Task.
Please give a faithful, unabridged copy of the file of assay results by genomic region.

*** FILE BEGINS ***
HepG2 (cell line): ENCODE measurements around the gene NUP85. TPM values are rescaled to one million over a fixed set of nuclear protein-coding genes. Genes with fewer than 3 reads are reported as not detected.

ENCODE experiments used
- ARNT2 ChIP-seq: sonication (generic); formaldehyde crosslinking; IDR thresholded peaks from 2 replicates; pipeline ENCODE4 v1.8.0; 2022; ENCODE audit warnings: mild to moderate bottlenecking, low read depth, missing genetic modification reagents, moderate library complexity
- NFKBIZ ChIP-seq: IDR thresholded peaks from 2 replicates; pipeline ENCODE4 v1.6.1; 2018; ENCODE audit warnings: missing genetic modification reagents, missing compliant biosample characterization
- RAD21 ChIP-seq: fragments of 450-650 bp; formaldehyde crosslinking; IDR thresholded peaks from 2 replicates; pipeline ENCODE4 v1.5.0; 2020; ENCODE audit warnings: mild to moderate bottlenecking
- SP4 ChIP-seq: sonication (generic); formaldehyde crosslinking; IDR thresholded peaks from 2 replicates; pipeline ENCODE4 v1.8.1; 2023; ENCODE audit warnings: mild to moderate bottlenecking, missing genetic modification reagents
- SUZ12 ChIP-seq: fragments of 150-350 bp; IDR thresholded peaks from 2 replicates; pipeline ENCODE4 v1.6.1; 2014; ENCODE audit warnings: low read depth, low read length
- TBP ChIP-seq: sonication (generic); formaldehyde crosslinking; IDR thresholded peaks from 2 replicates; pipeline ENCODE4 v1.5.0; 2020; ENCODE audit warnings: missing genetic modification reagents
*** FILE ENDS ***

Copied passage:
HepG2 (cell line): ENCODE measurements around the gene NUP85. TPM values are rescaled to one million over a fixed set of nuclear protein-coding genes. Genes with fewer than 3 reads are reported as not detected.

ENCODE experiments used
- ARNT2 ChIP-seq: sonication (generic); formaldehyde crosslinking; IDR thresholded peaks from 2 replicates; pipeline ENCODE4 v1.8.0; 2022; ENCODE audit warnings: mild to moderate bottlenecking, low read depth, missing genetic modification reagents, moderate library complexity
- NFKBIZ ChIP-seq: IDR thresholded peaks from 2 replicates; pipeline ENCODE4 v1.6.1; 2018; ENCODE audit warnings: missing genetic modification reagents, missing compliant biosample characterization
- RAD21 ChIP-seq: fragments of 450-650 bp; formaldehyde crosslinking; IDR thresholded peaks from 2 replicates; pipeline ENCODE4 v1.5.0; 2020; ENCODE audit warnings: mild to moderate bottlenecking
- SP4 ChIP-seq: sonication (generic); formaldehyde crosslinking; IDR thresholded peaks from 2 replicates; pipeline ENCODE4 v1.8.1; 2023; ENCODE audit warnings: mild to moderate bottlenecking, missing genetic modification reagents
- SUZ12 ChIP-seq: fragments of 150-350 bp; IDR thresholded peaks from 2 replicates; pipeline ENCODE4 v1.6.1; 2014; ENCODE audit warnings: low read depth, low read length
- TBP ChIP-seq: sonication (generic); formaldehyde crosslinking; IDR thresholded peaks from 2 replicates; pipeline ENCODE4 v1.5.0; 2020; ENCODE audit warnings: missing genetic modification reagents